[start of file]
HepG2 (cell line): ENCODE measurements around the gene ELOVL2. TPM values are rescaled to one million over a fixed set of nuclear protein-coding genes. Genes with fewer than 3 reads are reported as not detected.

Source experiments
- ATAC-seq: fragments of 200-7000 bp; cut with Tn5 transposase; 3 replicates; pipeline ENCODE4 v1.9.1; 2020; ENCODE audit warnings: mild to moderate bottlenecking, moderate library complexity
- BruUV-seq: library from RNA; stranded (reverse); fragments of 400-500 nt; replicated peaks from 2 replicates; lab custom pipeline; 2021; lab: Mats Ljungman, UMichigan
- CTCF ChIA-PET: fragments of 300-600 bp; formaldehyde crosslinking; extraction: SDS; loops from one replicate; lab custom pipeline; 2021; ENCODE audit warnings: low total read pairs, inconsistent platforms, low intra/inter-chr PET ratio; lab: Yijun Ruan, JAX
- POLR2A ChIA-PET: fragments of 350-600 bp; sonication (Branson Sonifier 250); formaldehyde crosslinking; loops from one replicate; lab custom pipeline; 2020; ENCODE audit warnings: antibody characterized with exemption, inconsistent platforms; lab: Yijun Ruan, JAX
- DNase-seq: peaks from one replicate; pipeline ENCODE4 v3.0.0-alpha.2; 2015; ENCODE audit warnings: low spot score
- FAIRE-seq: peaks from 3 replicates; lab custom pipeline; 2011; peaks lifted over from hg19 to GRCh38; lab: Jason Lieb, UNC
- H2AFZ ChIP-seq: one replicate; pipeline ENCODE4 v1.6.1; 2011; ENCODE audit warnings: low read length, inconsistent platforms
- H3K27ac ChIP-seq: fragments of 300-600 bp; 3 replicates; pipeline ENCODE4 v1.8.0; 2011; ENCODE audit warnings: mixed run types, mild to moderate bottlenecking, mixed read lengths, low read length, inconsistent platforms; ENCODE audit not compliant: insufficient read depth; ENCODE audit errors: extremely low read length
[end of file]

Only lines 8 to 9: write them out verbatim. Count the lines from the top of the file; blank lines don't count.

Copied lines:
- FAIRE-seq: peaks from 3 replicates; lab custom pipeline; 2011; peaks lifted over from hg19 to GRCh38; lab: Jason Lieb, UNC
- H2AFZ ChIP-seq: one replicate; pipeline ENCODE4 v1.6.1; 2011; ENCODE audit warnings: low read length, inconsistent platforms